How To Cope With BPD Crying Spells

If you find yourself dealing with regular bouts of crying, you will know how disruptive it can be for your daily life and how exhausting it is to experience intense emotions constantly. 

Here are some of the best tips for how to deal with crying spells: 

1. Identify Your Triggers: 

Finding out what prompts crying spells is the first step to effectively dealing with them. Keeping a journal of the events and circumstances leading up to your teary moments can be helpful.

What most frequently triggers your crying spells? Is there a specific type of emotional distress that sets you off? Triggers like people and places? What patterns do you notice?

By using a journal to “play detective”, you can start to unpack root causes.

2. Learn Mindfulness and Grounding Techniques: 

Practicing mindfulness and grounding techniques can help you become more aware of your emotions and bring your attention to the present moment.

This is a helpful skill for anyone who struggles with emotional regulation and getting swept up in feelings. 

Deep breathing exercises, progressive muscle relaxation, or engaging the senses by focusing on sensory experiences can help to ground oneself and regulate emotions during crying spells.

Here’s an example:

Work on Emotional Regulation Skills: 

Learning specific skills for emotion regulation can be beneficial for individuals with BPD. These skills may include identifying and labeling emotions, understanding the triggers and patterns of emotional reactions, and developing strategies to cope with intense emotions.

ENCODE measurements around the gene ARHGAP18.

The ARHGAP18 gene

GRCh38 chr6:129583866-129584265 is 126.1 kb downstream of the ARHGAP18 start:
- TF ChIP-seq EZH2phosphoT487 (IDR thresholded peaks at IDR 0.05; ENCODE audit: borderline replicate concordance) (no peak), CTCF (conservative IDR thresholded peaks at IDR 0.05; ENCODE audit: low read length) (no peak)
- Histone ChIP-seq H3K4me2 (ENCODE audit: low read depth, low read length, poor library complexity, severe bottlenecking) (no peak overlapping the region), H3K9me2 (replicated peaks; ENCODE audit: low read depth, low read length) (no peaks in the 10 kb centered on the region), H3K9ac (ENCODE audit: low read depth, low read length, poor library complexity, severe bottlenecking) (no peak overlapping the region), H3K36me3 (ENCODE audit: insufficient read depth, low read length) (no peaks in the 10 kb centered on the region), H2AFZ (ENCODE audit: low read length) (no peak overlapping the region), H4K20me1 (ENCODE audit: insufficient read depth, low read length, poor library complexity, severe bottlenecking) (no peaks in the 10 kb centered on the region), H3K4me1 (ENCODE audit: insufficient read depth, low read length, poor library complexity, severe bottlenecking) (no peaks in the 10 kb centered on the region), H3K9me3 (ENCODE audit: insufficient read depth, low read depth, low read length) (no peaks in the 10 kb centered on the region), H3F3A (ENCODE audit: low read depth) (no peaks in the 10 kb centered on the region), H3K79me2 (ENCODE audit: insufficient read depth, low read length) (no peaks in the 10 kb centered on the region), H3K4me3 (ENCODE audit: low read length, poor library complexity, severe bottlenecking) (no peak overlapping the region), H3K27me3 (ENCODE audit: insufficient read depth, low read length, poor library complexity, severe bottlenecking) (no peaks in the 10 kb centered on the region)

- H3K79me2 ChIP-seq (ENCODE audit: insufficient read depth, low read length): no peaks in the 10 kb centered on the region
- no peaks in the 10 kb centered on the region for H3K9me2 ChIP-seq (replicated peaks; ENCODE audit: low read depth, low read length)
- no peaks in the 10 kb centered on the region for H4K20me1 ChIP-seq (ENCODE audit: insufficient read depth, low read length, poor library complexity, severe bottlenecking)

Easier said than done though, right? 

This is where working with a trained professional is helpful. They can use certain therapy modalities to help you regulate emotions. A popular one is DBT. 

Dialectical Behavior Therapy (DBT) is an evidence-based therapy often used to help individuals with BPD develop effective emotion regulation skills.

Here’s an example of DBT strategy called “STOP” that can help with emotional regulation:

Employ Distraction Techniques: 

Engaging in activities or tasks that divert attention away from intense emotions is another method that can help. It works similarly to mindfulness and grounding techniques. 

By engaging in hobbies, listening to music, watching a movie, reading a book, or doing puzzles can provide, you can channel your attention toward the task and away from the overwhelming emotion. 

Try Self-Soothing Techniques: 

Self-soothing techniques activate the parasympathetic nervous system, which is responsible for the body’s rest and relaxation response. This can help counteract the physiological stress response associated with crying spells, and help you regain a sense of calm and relaxation.

The goal of these techniques is to create a sense of security, both physically and mentally. But how do you do that? 

Again, there are different techniques and you’ll have to find one that works for you. 

I’ve always found that wrapping myself up in a weighted blanket and focusing on my breath is extremely helpful. 

Here are some other ideas:

  • Try gentle yoga or stretching
  • Cuddle with a pet
  • Listen to calming music
  • Go for a walk in nature
  • Design your physical environment for calm by using soft lighting and decorating with items that bring a sense of comfort